A Turkish court has sentenced a photographer to one year, three months in prison on charges of disseminating terrorist propaganda, the Duvar news website reported on Friday.
Mehmet Özer, a photographer and writer, had shared photographs from the Museum of Shame installed by the Revolutionary 78’ers Federation on his social media accounts in 2012 and 2014.
The Ankara 2nd High Criminal Court held that his posts constituted the crime of disseminating terrorist propaganda but suspended the execution of his sentence while it is under appeal.
Özer noted that he was prosecuted in connection with his photographs of the Museum of Shame as well as those he took during various events and press statements on Yüksel and Sakarya streets in Ankara.
He indicated that he was performing a public service with his photographs, which are newsworthy, but the state is convinced that he was disseminating propaganda.
“I am writing the visual history of others in this country. The government may not like this history. I am writing the history of the streets, women, LGBTI, children and various peoples and doing it through photographs, i.e., visual texts that help to emphasize them more than ordinary texts and invite people into the lives of other people,” he said.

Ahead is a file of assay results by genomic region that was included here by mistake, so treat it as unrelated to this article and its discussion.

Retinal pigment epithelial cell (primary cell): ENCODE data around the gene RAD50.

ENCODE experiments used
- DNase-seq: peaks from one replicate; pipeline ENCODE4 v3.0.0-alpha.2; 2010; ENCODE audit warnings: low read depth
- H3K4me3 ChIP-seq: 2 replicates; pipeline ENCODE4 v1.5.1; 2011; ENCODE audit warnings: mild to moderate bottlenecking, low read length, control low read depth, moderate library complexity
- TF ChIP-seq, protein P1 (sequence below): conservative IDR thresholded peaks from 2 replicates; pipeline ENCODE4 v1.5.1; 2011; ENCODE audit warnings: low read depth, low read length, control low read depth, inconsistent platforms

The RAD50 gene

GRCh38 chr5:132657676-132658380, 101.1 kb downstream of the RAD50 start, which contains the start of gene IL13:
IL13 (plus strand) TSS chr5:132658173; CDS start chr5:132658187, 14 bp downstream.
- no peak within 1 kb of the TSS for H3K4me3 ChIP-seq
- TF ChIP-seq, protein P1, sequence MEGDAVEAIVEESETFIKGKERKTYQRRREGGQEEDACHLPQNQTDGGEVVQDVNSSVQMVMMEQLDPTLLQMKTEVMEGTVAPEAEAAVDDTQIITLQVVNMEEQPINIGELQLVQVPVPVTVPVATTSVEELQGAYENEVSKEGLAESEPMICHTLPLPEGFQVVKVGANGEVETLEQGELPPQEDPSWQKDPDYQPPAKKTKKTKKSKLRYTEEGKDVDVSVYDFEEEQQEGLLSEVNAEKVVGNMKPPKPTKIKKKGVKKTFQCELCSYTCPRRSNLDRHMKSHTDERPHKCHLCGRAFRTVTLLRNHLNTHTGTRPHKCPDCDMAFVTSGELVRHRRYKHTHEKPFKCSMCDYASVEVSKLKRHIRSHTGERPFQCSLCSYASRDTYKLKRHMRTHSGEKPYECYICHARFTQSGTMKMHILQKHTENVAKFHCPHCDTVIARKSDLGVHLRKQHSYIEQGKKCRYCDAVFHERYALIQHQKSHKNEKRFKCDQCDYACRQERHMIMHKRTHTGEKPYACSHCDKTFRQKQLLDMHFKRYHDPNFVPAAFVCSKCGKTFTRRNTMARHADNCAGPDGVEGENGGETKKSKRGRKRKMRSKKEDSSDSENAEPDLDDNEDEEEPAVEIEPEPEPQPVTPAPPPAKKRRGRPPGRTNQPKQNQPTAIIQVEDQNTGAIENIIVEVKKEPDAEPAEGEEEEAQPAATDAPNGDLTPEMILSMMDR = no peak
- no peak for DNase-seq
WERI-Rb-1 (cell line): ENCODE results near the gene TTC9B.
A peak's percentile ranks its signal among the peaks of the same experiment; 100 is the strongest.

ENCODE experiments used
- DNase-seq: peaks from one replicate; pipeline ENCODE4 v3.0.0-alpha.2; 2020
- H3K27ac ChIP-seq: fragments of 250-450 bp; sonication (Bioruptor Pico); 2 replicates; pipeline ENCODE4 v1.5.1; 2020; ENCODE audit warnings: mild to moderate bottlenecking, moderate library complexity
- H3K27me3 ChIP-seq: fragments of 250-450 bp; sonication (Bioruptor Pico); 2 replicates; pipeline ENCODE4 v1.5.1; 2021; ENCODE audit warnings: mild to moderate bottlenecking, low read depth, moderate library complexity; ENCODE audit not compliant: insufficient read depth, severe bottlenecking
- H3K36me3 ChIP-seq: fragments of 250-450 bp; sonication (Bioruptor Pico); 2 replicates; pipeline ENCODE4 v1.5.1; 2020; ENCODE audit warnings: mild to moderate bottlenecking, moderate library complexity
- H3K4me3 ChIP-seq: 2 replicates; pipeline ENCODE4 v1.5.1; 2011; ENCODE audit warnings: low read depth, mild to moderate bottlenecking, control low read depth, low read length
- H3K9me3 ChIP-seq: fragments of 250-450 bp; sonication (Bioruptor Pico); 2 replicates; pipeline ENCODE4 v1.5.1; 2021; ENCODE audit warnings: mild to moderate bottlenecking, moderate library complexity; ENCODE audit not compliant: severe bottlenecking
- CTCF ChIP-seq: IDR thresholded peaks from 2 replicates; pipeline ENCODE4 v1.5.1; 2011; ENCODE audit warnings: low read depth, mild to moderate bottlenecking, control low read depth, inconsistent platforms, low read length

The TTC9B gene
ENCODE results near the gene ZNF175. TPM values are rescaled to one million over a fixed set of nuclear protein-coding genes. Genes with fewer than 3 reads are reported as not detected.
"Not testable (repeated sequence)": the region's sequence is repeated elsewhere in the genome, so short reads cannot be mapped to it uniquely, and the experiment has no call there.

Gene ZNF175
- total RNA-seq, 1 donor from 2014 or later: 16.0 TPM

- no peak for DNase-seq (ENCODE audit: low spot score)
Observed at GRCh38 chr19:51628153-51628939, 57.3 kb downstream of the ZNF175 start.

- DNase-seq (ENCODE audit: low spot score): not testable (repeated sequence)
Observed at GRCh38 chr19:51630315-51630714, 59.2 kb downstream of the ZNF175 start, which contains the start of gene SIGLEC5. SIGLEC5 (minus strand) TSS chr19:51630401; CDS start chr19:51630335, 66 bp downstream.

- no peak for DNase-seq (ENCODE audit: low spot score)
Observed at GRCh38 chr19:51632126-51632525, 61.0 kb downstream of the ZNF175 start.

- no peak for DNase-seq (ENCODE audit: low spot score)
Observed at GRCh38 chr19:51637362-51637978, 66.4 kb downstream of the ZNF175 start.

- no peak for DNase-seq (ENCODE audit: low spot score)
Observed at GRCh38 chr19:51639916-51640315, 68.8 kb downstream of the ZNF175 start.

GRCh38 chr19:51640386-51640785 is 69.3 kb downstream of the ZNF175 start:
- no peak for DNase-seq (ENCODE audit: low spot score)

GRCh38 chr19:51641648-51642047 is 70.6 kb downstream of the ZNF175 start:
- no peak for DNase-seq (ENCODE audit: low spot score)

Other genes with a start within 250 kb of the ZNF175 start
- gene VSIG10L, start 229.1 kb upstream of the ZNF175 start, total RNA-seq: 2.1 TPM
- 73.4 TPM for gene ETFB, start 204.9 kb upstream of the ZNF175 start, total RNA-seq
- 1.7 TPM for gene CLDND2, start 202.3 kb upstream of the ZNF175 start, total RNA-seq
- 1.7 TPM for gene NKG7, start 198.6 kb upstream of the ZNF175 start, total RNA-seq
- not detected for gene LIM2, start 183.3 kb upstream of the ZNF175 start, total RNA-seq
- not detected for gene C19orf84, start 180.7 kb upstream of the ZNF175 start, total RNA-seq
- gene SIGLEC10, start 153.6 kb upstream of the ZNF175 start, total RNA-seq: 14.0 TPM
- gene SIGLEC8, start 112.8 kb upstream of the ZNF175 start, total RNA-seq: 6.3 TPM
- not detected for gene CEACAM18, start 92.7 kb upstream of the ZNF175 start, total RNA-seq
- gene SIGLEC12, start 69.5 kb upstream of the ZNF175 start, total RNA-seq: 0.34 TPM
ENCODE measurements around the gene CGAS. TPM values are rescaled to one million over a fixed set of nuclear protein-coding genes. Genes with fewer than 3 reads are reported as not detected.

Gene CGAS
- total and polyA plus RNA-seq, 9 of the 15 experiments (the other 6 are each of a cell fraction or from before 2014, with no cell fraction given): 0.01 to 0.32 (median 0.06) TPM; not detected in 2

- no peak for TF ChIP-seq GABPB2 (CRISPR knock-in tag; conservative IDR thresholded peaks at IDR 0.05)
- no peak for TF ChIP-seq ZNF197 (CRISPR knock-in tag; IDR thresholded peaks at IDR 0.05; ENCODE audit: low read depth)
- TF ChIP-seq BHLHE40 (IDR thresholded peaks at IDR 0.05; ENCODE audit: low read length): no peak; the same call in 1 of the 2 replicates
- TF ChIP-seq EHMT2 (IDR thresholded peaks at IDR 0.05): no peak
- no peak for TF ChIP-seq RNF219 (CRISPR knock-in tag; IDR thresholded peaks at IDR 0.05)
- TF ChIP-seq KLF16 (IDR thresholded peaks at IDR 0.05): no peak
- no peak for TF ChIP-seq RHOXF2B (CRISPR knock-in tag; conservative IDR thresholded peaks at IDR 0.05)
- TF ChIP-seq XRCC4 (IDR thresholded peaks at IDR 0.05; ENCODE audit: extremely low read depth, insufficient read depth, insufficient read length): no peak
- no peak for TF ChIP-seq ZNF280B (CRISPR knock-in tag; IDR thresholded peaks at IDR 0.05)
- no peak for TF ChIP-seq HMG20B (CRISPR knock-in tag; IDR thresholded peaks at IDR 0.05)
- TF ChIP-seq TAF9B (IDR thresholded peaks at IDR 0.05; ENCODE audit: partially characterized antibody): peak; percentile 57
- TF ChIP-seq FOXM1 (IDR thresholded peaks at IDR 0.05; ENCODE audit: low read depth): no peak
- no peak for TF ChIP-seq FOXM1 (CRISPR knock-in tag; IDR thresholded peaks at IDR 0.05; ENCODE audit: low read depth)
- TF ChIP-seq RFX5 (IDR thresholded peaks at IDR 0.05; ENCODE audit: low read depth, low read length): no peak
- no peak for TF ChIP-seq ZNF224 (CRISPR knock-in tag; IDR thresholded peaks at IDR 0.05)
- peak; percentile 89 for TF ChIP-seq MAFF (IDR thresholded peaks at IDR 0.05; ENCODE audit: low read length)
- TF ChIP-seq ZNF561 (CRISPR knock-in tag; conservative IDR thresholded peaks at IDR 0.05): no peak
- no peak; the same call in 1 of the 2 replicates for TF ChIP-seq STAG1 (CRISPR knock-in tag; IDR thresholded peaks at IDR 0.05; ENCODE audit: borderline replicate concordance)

The photographs he shared included those of Deniz Gezmiş, Mahir Çayan and İbrahim Kaypakkaya as well as of Turkish militants traveling to Syria to join the Kurdish People’s Protection Units (YPG).
Gezmiş was a student leader who was hanged at a prison in Ankara for attempting to overthrow the constitutional order after a junta-backed government voted to approve his death sentence, just two years after the 1971 military coup.
Çayan was a Turkish communist revolutionary and the leader of the People’s Liberation Party-Front of Turkey, who was killed in an ambush by Turkish military forces in 1972.
Kaypakkaya was another Turkish communist revolutionary, and he founded the Communist Party of Turkey/Marxist-Leninist (TKP/ML). He was captured by the Turkish military in Tunceli in 1973, and executed in Diyarbakir Prison four months later.
Ankara views the YPG as terrorists due to their links to the outlawed Kurdistan Workers’ Party (PKK), which has been waging a bloody insurgency in Turkey’s Southeast since 1984.